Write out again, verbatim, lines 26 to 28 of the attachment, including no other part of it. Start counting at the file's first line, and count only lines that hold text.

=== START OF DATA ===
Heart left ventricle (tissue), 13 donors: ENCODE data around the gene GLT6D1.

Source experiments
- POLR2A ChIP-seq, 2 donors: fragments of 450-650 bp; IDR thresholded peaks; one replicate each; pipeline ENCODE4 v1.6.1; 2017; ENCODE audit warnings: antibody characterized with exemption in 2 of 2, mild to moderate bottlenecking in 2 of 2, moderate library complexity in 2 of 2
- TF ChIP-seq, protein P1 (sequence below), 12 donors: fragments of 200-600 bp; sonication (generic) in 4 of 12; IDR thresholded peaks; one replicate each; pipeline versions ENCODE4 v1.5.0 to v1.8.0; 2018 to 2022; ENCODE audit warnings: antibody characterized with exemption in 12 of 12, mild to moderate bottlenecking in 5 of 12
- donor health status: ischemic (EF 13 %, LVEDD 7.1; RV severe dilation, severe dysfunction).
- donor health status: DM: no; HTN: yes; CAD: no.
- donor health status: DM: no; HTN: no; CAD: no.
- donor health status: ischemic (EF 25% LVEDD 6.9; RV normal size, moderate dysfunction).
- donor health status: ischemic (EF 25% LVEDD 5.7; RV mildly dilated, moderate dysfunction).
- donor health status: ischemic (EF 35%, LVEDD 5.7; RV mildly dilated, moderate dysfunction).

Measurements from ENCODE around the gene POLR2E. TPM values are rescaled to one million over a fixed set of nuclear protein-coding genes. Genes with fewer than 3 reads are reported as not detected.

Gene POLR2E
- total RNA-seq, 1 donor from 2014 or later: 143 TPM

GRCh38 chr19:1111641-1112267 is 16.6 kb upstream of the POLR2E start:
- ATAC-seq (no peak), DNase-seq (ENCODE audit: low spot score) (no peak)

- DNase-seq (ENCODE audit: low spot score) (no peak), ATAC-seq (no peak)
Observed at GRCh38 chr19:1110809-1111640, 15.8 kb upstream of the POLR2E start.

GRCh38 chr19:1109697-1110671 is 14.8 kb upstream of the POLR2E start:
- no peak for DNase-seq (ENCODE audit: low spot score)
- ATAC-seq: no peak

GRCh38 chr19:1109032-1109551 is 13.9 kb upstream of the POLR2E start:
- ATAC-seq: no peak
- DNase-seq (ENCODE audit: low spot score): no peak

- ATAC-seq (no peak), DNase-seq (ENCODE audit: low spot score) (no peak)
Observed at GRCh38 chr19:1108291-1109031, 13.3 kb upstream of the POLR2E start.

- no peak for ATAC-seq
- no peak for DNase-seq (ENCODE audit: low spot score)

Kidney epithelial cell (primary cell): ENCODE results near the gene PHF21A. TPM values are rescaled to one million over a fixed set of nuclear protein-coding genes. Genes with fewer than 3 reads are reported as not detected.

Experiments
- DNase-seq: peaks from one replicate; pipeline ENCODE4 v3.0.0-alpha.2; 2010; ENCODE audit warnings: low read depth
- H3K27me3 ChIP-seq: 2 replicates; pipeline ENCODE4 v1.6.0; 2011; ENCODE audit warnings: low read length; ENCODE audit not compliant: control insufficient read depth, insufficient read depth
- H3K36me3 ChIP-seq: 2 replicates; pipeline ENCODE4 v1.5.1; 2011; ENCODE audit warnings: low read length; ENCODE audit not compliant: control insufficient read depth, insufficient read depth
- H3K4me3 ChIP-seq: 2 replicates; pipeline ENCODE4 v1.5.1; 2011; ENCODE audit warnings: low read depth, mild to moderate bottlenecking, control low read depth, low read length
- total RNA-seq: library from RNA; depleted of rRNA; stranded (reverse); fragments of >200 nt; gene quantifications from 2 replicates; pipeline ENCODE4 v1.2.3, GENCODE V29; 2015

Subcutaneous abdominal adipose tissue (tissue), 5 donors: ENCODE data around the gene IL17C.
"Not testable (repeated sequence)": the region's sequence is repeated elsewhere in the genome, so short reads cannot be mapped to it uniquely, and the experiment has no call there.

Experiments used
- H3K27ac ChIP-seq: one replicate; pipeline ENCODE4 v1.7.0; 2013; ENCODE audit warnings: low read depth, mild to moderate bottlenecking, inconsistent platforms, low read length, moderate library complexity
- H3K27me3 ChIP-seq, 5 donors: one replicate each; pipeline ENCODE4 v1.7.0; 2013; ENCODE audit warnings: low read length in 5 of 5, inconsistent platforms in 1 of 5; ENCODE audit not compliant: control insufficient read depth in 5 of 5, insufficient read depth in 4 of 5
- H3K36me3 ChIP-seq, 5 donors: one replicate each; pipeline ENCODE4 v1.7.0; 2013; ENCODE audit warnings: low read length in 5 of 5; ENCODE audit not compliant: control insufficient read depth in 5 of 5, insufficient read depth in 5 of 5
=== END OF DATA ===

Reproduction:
- no peak for ATAC-seq
- no peak for DNase-seq (ENCODE audit: low spot score)

Kidney epithelial cell (primary cell): ENCODE results near the gene PHF21A. TPM values are rescaled to one million over a fixed set of nuclear protein-coding genes. Genes with fewer than 3 reads are reported as not detected.